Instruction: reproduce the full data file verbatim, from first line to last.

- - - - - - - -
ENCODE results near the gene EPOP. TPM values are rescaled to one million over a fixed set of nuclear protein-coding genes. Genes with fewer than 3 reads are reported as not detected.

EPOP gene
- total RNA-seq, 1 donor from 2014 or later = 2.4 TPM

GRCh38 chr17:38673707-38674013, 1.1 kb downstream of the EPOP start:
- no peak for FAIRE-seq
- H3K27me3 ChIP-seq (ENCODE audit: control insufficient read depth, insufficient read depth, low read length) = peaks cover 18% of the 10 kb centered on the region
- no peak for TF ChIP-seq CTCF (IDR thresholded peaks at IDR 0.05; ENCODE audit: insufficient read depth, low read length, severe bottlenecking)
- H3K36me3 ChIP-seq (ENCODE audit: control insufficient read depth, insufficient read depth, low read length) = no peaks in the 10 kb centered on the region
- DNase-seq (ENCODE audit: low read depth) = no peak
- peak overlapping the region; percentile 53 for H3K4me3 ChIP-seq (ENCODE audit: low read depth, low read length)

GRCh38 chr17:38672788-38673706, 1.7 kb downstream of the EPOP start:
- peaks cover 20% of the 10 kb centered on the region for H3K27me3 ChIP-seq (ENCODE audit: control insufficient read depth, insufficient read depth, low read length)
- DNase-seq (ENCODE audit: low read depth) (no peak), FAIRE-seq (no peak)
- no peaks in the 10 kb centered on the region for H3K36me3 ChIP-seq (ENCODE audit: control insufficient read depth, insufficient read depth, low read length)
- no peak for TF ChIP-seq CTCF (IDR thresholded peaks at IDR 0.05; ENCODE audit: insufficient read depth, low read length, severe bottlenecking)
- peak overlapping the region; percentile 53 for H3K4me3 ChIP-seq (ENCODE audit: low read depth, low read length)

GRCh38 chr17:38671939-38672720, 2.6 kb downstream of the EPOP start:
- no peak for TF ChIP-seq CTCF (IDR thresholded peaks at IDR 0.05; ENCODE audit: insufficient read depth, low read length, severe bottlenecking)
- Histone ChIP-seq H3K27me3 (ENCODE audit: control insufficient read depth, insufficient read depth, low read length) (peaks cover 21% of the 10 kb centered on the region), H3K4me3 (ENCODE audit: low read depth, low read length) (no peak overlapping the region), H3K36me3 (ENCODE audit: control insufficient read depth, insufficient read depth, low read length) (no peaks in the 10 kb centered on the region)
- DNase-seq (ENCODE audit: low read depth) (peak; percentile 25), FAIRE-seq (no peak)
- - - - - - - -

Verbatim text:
ENCODE results near the gene EPOP. TPM values are rescaled to one million over a fixed set of nuclear protein-coding genes. Genes with fewer than 3 reads are reported as not detected.

EPOP gene
- total RNA-seq, 1 donor from 2014 or later = 2.4 TPM

GRCh38 chr17:38673707-38674013, 1.1 kb downstream of the EPOP start:
- no peak for FAIRE-seq
- H3K27me3 ChIP-seq (ENCODE audit: control insufficient read depth, insufficient read depth, low read length) = peaks cover 18% of the 10 kb centered on the region
- no peak for TF ChIP-seq CTCF (IDR thresholded peaks at IDR 0.05; ENCODE audit: insufficient read depth, low read length, severe bottlenecking)
- H3K36me3 ChIP-seq (ENCODE audit: control insufficient read depth, insufficient read depth, low read length) = no peaks in the 10 kb centered on the region
- DNase-seq (ENCODE audit: low read depth) = no peak
- peak overlapping the region; percentile 53 for H3K4me3 ChIP-seq (ENCODE audit: low read depth, low read length)

GRCh38 chr17:38672788-38673706, 1.7 kb downstream of the EPOP start:
- peaks cover 20% of the 10 kb centered on the region for H3K27me3 ChIP-seq (ENCODE audit: control insufficient read depth, insufficient read depth, low read length)
- DNase-seq (ENCODE audit: low read depth) (no peak), FAIRE-seq (no peak)
- no peaks in the 10 kb centered on the region for H3K36me3 ChIP-seq (ENCODE audit: control insufficient read depth, insufficient read depth, low read length)
- no peak for TF ChIP-seq CTCF (IDR thresholded peaks at IDR 0.05; ENCODE audit: insufficient read depth, low read length, severe bottlenecking)
- peak overlapping the region; percentile 53 for H3K4me3 ChIP-seq (ENCODE audit: low read depth, low read length)

GRCh38 chr17:38671939-38672720, 2.6 kb downstream of the EPOP start:
- no peak for TF ChIP-seq CTCF (IDR thresholded peaks at IDR 0.05; ENCODE audit: insufficient read depth, low read length, severe bottlenecking)
- Histone ChIP-seq H3K27me3 (ENCODE audit: control insufficient read depth, insufficient read depth, low read length) (peaks cover 21% of the 10 kb centered on the region), H3K4me3 (ENCODE audit: low read depth, low read length) (no peak overlapping the region), H3K36me3 (ENCODE audit: control insufficient read depth, insufficient read depth, low read length) (no peaks in the 10 kb centered on the region)
- DNase-seq (ENCODE audit: low read depth) (peak; percentile 25), FAIRE-seq (no peak)